Mike’s Guide to Lent (in a food way)

To all you Catholics out there, welcome back to Lent! Now that Mardi Gras is over it’s officially time for us to slow down the slaughter of cows, pigs, and chickens and increase the killing of sea creatures. Welcome to the season of fish frys, fish sandwiches, and eggs… lots of eggs.

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Without getting too deep into religion, a few years back I decided to do a little more than just give up something easy (like candy or sweets) for Lent and actually make a sacrifice. I had never really done anything that was much of a challenge (other than giving up cracking my knuckles when I was in elementary school… still don’t know how I was able to pull that off. Talk about will power!). I thought this defeated the whole purpose of the season so I decided to do what a lot of my relatives do and give up meat all together. From Ash Wednesday to Easter Sunday there would be no consumption of animals (Except seafood of course. And we’re definitely not here to debate whether or not this makes sense). But if you know me you know I’m a total carnivore. I rarely feel like a meal is satisfying unless red meat is involved. It used to be hard enough going meatless on Fridays so what was I supposed to do now?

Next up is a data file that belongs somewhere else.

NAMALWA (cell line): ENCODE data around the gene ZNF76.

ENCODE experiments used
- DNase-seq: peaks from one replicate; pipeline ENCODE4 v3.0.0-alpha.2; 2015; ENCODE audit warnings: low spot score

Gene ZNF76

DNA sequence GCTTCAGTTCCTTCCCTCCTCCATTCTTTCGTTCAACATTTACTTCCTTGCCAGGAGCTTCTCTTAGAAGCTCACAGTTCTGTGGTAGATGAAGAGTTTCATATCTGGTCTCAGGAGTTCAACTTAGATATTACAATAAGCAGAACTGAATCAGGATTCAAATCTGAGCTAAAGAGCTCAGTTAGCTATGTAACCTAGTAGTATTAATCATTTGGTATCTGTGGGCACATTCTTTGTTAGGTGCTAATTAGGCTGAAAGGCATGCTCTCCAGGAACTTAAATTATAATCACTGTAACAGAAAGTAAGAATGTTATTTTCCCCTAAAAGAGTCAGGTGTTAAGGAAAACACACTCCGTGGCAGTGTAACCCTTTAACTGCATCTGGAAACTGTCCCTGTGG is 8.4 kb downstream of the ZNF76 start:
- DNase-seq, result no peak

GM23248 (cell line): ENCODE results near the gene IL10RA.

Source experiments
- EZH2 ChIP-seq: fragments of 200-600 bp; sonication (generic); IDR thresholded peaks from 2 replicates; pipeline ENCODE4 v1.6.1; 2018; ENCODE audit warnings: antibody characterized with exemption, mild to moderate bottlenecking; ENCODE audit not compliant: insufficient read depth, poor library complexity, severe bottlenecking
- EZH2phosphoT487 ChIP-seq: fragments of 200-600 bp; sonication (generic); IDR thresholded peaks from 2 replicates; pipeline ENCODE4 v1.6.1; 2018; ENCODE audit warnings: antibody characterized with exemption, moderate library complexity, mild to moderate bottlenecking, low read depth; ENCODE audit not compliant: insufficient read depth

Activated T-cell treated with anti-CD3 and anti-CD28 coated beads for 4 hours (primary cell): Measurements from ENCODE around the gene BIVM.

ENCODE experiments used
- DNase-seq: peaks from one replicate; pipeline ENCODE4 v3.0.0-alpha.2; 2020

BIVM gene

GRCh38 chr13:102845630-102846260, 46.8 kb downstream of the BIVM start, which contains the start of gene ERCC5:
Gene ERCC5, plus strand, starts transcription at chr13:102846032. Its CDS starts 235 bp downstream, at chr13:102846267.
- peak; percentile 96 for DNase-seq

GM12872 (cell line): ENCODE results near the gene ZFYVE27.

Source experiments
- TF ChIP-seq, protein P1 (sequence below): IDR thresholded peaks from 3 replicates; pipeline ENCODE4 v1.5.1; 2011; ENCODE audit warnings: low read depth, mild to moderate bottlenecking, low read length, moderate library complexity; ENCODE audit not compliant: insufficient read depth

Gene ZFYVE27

But you might be surprised at how much good meatless food is available (alright you vegetarians, stop laughing at me… for some of us this isn’t that easy). If I have a menu in front of me I’ll choose a meat dish over any sort of veggie dish 99.99% of the time. Not that the veggie dishes aren’t good, it’s just hard for me to choose them over carne. So in a way, going meatless is a blessing in disguise. It kind of forces me to order these tasty meat-alternative dishes.